Greenwich, CT (PRWEB) February 06, 2017
In Zara Lackman Et Al. v. Samantha Hunt McAnulty Et Al., Hugh Hunt created a trust for the benefit of his children; he served as the trustee. He conveyed certain real property to himself, as Trustee; however, the trust documents were never recorded on the land records. Subsequent to conveying the property to himself as trustee, Mr. Hunt executed a will leaving the same property to his grandchildren. Upon his death, the Executor of the Estate of Hugh Hunt omitted the real property from the probate estate under the theory that because it was owned by “Hugh Hunt as Trustee”, the property passed to the beneficiaries of the trust. The beneficiaries of the will brought suit to challenge this action, claiming that the property passed to them under the will based on decedent’s failure to record the trust documents on the land records.
The trial court granted summary judgment to defendants, finding that the property was part of the trust, not decedent’s probate estate. Plaintiffs, the will beneficiaries, appealed. Pursuant to Conn. Gen. Stat. § 51-199(c) and Practice Book § 65-1, the Supreme Court transferred the appeal to its court. On appeal, Plaintiff-Appellants asserted that the property passed to them under decedent’s will because of the failure to record the trust documents on the land records. Defendant-Appellees, the trust beneficiaries, asserted that the property passed to them and could not pass by will because decedent did not own the property at the time the will was executed and therefore was unable to devise the property by will.
After briefing and oral argument by Stephen G. Walko of Ivey, Barnum & O’Mara, LLC, the Connecticut Supreme Court panel (Hon. Richard N. Palmer, Hon. Peter T. Zarella, Hon. Dennis Eveleigh, Hon. Andrew J. McDonald and Hon. Richard A. Robinson) in its Opinion issued December 28, 2016, affirmed the trial court’s ruling in favor of Defendant-Appellees. On an issue of first impression, the Connecticut Supreme Court agreed with Mr. Walko’s argument that the plain and unambiguous language of Conn. Gen. Stat. § 47-20 did not apply because a will devise is not considered a transfer of an interest in real property, but merely a statement of a future intent to transfer property. The Court held that real property held in the trust created by decedent remained part of that trust, despite failure to record the trust on the land records. The Court further held that any of decedent’s subsequent attempts to convey the real property through his will were not effective. Therefore, the property was considered part of the trust, not decedent’s probate estate.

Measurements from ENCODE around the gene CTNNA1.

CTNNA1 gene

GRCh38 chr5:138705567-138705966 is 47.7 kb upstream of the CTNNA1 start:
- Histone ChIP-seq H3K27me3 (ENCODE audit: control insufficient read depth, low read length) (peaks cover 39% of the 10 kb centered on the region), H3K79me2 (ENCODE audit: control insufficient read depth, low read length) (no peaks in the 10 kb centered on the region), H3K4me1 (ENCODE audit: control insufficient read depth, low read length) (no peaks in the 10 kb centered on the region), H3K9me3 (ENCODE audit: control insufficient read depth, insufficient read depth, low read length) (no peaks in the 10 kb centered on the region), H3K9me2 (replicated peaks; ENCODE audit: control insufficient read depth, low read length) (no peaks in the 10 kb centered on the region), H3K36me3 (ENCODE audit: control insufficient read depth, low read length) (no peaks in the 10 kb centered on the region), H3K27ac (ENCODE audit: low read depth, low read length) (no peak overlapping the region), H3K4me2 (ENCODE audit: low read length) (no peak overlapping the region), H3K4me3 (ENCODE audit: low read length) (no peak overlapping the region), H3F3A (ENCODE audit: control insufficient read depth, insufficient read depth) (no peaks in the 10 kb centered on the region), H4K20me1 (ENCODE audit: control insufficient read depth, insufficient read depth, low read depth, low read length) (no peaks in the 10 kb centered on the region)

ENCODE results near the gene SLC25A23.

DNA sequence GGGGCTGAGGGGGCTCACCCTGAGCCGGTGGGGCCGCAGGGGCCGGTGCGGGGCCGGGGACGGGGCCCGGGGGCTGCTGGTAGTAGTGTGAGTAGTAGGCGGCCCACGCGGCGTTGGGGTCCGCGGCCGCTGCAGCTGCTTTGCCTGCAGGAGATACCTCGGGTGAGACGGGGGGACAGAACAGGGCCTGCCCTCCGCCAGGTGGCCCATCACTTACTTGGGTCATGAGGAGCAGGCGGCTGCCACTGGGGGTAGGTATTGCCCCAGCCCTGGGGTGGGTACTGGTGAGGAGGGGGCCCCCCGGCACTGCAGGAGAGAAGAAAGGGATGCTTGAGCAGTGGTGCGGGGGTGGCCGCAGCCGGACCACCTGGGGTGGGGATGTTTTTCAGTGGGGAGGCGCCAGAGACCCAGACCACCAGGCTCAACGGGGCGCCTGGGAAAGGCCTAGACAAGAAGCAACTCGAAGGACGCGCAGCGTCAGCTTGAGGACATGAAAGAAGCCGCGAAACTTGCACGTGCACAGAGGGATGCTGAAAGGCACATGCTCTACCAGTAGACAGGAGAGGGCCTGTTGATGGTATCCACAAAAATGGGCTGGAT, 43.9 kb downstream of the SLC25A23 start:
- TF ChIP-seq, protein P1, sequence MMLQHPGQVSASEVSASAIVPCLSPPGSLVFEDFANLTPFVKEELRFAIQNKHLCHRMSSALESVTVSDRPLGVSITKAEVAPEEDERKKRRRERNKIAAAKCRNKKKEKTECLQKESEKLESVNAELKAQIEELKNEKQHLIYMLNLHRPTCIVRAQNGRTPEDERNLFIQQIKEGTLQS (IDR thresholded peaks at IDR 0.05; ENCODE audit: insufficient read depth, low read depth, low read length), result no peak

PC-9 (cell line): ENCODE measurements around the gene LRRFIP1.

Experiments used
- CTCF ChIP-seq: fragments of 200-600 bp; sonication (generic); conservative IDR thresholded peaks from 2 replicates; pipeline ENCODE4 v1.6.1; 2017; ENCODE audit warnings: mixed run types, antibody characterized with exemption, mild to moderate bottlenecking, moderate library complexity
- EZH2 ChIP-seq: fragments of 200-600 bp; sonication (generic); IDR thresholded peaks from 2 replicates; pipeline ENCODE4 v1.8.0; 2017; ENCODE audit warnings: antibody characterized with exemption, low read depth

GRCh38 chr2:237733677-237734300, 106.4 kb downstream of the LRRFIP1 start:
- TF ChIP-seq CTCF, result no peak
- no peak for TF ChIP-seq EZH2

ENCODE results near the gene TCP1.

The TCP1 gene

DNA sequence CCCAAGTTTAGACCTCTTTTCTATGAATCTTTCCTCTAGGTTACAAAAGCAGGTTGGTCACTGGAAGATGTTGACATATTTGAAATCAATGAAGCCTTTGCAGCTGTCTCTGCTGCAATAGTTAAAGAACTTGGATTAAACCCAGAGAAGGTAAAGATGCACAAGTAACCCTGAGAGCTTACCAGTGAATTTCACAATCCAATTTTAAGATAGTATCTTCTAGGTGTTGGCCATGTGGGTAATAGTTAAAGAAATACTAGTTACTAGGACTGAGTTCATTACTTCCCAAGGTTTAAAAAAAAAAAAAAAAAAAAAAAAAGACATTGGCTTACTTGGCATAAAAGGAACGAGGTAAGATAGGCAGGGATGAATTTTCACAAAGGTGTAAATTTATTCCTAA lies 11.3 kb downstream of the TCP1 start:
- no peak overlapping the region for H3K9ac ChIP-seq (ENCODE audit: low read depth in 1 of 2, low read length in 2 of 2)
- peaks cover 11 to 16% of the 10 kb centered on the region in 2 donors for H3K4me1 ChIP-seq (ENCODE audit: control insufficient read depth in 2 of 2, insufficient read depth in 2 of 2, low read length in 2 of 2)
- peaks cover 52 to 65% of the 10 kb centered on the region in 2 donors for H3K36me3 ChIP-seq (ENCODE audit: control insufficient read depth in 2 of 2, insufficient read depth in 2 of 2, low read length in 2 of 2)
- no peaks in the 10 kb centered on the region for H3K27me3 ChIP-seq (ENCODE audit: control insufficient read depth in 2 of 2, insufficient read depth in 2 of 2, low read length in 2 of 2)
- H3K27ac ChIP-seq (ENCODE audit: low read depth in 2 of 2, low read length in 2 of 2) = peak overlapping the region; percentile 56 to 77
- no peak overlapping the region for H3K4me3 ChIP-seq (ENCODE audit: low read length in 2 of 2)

Defendant-Appellees were represented by Stephen G. Walko of Ivey, Barnum & O’Mara, LLC.
About Stephen G. Walko
Stephen Walko practices in the areas of civil and commercial litigation and employment law. He is extremely active in charitable and governmental affairs in the state of Connecticut and the Town of Greenwich. From 2008 to 2011, Walko served as Chairman of the Greenwich Board of Estimate and Taxation. He has been a member with this Board since 1999, serving on the Budget Committee. He has also served as Chairman of the Representative Town Meeting Budget Overview Committee and Vice-Chairman of the Republican Town Committee. In 2011, Walko was elected as a State Representative in the CT General Assembly, representing the 150th District, Greenwich’s shoreline.
About Ivey, Barnum & O’Mara, LLC
Ivey, Barnum & O’Mara, LLC is a general practice law firm which was established in Greenwich, CT in 1950. It is the largest Greenwich-based law firm, with additional offices in New Canaan, CT and New York City. The firm has more than thirty attorneys who handle a wide range of legal matters in areas such as Litigation, Personal Injury, Wrongful Death, Trusts & Estate Planning, Residential and Commercial Real Estate, Corporate, Employment Law and Franchise Finance and Acquisition